It was probably wise for me to wait until this movie was out on DVD to watch it at home. I sobbed throughout Saving Private Ryan, and I don't mean a few teary-eyed moments, I literally sobbed. This movie reaches into your heart like fingers, wraps tight around it, and never lets go. It leaves you gasping, speechless, unable to sleep for days, and praying for the safety of all of our soldiers, and for peace, and healing for those who have served, and healing for the families of those who have died in service of our country.

Thursday, May 26, 2011

Thursday Thriller: Leave Her to Heaven

A train rushing down the tracks in the darkness, the perfect setting for the start of a mystery. This is where writer, Richard Harland, meets his stunning, young, socialite wife, Ellen Berent in Leave her to Heaven.

Richard Harland and Ellen Berent are soon happily married. Ellen is passionately devoted to Richard, the man who reminds her of her father, reminds her in a way that borders on obsession.

Obsession is an important word for this film, an apt description of Ellen Berent Harland's relationships with the men she loves. Based on the best-selling novel by Ben Ames, the femme fatale, Ellen, is portrayed to perfection by Gene Tierney, who actually struggled with mental illness for many years in her personal life, which may have brought a certain element of truth to her acting. Rita Hayworth was the first choice for the film, but viewing the finished product it is easy to see that no one could have played this role except Gene Tierney. Cornel Wilde was cast as Richard Harland, his quiet, reserved demeanor the perfect foil to Tierney's unpredictable emotional responses in the film.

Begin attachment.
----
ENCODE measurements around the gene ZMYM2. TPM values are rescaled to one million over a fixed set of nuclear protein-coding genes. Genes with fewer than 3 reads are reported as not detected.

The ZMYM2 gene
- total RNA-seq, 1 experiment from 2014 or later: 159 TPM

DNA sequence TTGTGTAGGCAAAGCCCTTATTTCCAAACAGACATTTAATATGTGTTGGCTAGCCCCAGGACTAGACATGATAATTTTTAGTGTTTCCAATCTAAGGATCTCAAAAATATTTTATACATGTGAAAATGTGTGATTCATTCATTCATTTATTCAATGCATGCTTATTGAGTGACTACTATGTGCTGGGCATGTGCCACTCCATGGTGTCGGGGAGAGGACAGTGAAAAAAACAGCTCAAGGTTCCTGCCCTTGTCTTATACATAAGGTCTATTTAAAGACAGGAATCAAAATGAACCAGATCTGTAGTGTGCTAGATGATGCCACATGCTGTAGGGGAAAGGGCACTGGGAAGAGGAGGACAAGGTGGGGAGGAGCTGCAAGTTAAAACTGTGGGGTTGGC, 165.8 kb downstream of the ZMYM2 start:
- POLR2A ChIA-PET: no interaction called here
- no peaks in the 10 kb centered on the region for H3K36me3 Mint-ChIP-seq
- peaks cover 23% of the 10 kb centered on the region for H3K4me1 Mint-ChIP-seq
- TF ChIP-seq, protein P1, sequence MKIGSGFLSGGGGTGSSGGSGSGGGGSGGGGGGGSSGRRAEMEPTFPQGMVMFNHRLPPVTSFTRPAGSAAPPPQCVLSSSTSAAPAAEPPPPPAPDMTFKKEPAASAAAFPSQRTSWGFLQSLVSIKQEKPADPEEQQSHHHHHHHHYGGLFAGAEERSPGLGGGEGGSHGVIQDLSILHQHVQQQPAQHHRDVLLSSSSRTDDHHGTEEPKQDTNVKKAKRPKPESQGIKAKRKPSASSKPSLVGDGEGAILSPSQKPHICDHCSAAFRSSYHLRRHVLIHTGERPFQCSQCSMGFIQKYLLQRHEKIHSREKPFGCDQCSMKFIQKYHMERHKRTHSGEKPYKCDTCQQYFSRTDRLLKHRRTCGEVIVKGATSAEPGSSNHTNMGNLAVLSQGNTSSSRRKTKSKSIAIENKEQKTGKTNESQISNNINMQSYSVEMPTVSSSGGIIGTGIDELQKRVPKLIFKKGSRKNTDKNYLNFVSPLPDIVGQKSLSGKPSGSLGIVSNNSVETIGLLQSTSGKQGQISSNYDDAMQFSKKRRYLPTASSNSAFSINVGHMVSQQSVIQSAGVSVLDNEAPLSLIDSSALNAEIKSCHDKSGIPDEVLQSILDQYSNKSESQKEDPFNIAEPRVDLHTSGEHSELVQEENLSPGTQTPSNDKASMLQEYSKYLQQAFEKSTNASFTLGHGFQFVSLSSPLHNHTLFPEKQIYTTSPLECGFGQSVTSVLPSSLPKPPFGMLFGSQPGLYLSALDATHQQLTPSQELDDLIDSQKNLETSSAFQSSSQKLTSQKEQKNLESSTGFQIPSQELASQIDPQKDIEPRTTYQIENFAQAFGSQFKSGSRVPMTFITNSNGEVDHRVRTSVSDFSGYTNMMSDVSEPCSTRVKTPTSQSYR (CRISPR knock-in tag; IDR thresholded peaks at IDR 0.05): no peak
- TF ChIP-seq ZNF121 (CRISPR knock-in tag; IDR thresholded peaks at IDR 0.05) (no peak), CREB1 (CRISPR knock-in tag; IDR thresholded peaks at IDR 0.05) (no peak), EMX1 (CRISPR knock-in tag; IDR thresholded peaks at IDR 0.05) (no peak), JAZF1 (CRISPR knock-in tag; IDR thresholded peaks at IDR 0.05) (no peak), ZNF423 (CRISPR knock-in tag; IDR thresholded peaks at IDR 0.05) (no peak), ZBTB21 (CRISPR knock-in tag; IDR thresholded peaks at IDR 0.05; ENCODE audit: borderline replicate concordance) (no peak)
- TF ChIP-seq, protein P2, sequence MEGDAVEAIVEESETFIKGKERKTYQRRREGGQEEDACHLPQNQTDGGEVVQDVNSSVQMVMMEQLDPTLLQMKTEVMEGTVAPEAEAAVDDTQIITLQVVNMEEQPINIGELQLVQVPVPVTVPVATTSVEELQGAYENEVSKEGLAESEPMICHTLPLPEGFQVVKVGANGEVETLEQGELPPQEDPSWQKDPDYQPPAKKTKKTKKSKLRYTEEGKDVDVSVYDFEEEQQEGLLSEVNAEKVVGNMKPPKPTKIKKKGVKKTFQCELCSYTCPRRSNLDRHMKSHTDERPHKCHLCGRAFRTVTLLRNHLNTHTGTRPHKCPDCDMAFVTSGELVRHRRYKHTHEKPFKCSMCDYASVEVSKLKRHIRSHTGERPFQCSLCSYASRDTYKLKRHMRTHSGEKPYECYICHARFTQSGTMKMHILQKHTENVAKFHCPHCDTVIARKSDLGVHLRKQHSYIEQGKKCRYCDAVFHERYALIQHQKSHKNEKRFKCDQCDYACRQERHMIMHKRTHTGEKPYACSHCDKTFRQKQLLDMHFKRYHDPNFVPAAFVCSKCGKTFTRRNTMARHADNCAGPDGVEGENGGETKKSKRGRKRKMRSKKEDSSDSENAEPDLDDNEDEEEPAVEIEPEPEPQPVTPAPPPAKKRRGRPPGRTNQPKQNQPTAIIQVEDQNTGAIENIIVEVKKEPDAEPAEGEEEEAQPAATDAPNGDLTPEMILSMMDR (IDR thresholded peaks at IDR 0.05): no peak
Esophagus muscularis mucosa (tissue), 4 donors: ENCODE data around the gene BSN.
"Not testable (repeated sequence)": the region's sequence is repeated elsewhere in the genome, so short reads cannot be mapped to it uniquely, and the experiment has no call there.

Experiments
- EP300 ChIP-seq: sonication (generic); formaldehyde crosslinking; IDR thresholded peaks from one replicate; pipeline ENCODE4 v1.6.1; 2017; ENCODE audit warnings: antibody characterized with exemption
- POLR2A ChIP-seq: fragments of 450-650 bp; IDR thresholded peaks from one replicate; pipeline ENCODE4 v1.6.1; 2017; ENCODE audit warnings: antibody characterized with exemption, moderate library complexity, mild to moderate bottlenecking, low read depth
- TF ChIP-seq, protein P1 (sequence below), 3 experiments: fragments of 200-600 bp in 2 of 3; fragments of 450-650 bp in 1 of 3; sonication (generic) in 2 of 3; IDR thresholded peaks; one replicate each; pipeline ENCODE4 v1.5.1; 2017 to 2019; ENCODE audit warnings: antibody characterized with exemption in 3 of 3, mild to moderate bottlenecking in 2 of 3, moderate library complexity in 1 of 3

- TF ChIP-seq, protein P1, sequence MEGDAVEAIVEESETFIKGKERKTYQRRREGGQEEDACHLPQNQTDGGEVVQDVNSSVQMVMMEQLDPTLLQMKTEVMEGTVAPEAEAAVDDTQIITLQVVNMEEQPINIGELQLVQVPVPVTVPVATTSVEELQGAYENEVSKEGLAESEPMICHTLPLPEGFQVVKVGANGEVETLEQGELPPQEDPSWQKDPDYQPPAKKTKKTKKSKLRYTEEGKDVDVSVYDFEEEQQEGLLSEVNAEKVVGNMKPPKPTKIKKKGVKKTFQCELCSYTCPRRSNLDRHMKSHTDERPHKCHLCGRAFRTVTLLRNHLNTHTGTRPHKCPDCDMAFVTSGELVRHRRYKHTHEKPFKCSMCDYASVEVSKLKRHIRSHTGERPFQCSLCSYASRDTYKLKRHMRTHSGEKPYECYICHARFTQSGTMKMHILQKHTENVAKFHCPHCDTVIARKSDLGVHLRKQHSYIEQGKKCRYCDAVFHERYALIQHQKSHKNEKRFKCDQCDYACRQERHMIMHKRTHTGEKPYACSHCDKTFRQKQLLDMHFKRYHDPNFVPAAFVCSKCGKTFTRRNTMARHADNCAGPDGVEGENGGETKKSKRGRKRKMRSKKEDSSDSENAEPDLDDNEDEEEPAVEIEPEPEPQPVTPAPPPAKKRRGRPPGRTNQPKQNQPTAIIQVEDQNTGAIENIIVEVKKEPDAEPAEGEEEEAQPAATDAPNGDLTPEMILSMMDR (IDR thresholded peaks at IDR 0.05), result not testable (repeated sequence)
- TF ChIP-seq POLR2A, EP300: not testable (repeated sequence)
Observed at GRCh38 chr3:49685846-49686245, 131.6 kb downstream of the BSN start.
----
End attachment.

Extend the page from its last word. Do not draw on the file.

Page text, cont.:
Released in 1945 by American Twentieth Century Fox Technicolor, Leave Her to Heaven is a classic film noir. Film noir was first used by French film critic Nino Frank in 1946 to describe the dark, downbeat, post-war American films focusing on murder and mystery, and Leave Her to Heaven fits perfectly in this category.

Produced hortly after her first film noir, Laura, Gene Tierney's performance in Leave Her to Heaven stunned the audience with its intensity. Her Oscar nomination for Best Actress was not a surprise, the surprise came when she did not win! The film was nominated for a total of four Academy Awards.

As a dedicated fan of Gene Tierney, this film was difficult for me to watch, at first. I adored Tierney in so many of her films, particularly The Ghost and Mrs. Muir, my all-time Tierney favorite, and when I first started watching Leave Her to Heaven, I expected to see the same, sweet, refined character that eventually fell hopelessly in love with the handsome Rex Harrison. (Of course, who could resist Rex Harrison?)

Tierney'a portrayal of Ellen Brent Harland, however, is more than convincing, it is chilling. I highly recommend this film for its representation of the film noir classic and the outstanding performance of Tierney, as well.

Monday, May 23, 2011

Bell, Book, and Candle

My older sister and I spent many weekend nights in our childhood watching Frankenstein and Dracula movies. What can I say--she loved to scare me!